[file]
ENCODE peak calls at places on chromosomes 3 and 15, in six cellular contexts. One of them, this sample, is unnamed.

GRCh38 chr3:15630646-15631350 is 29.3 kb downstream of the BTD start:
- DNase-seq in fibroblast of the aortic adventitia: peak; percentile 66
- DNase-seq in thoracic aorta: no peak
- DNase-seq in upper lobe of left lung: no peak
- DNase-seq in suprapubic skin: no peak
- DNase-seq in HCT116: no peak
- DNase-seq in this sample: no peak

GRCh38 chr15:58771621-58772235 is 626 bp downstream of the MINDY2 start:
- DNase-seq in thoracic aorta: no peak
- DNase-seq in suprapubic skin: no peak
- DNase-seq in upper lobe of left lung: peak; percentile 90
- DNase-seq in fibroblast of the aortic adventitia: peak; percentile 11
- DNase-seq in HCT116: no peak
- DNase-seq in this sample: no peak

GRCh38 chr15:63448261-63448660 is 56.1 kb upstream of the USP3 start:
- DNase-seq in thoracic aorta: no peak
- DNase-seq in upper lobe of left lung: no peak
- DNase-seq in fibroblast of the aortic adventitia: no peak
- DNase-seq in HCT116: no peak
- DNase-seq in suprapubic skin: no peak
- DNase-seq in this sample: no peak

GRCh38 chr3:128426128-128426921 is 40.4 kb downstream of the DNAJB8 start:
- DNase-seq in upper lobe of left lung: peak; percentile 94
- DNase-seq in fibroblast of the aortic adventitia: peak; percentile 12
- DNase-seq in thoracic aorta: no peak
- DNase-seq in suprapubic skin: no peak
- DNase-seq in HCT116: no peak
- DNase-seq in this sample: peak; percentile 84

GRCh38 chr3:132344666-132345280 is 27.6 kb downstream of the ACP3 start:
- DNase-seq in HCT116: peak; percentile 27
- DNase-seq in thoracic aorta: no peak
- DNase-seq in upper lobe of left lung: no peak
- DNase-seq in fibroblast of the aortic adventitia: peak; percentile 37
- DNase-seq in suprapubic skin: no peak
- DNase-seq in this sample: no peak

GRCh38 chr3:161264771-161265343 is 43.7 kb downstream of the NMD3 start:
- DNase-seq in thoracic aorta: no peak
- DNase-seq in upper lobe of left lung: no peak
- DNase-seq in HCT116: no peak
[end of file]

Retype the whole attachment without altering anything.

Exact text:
ENCODE peak calls at places on chromosomes 3 and 15, in six cellular contexts. One of them, this sample, is unnamed.

GRCh38 chr3:15630646-15631350 is 29.3 kb downstream of the BTD start:
- DNase-seq in fibroblast of the aortic adventitia: peak; percentile 66
- DNase-seq in thoracic aorta: no peak
- DNase-seq in upper lobe of left lung: no peak
- DNase-seq in suprapubic skin: no peak
- DNase-seq in HCT116: no peak
- DNase-seq in this sample: no peak

GRCh38 chr15:58771621-58772235 is 626 bp downstream of the MINDY2 start:
- DNase-seq in thoracic aorta: no peak
- DNase-seq in suprapubic skin: no peak
- DNase-seq in upper lobe of left lung: peak; percentile 90
- DNase-seq in fibroblast of the aortic adventitia: peak; percentile 11
- DNase-seq in HCT116: no peak
- DNase-seq in this sample: no peak

GRCh38 chr15:63448261-63448660 is 56.1 kb upstream of the USP3 start:
- DNase-seq in thoracic aorta: no peak
- DNase-seq in upper lobe of left lung: no peak
- DNase-seq in fibroblast of the aortic adventitia: no peak
- DNase-seq in HCT116: no peak
- DNase-seq in suprapubic skin: no peak
- DNase-seq in this sample: no peak

GRCh38 chr3:128426128-128426921 is 40.4 kb downstream of the DNAJB8 start:
- DNase-seq in upper lobe of left lung: peak; percentile 94
- DNase-seq in fibroblast of the aortic adventitia: peak; percentile 12
- DNase-seq in thoracic aorta: no peak
- DNase-seq in suprapubic skin: no peak
- DNase-seq in HCT116: no peak
- DNase-seq in this sample: peak; percentile 84

GRCh38 chr3:132344666-132345280 is 27.6 kb downstream of the ACP3 start:
- DNase-seq in HCT116: peak; percentile 27
- DNase-seq in thoracic aorta: no peak
- DNase-seq in upper lobe of left lung: no peak
- DNase-seq in fibroblast of the aortic adventitia: peak; percentile 37
- DNase-seq in suprapubic skin: no peak
- DNase-seq in this sample: no peak

GRCh38 chr3:161264771-161265343 is 43.7 kb downstream of the NMD3 start:
- DNase-seq in thoracic aorta: no peak
- DNase-seq in upper lobe of left lung: no peak
- DNase-seq in HCT116: no peak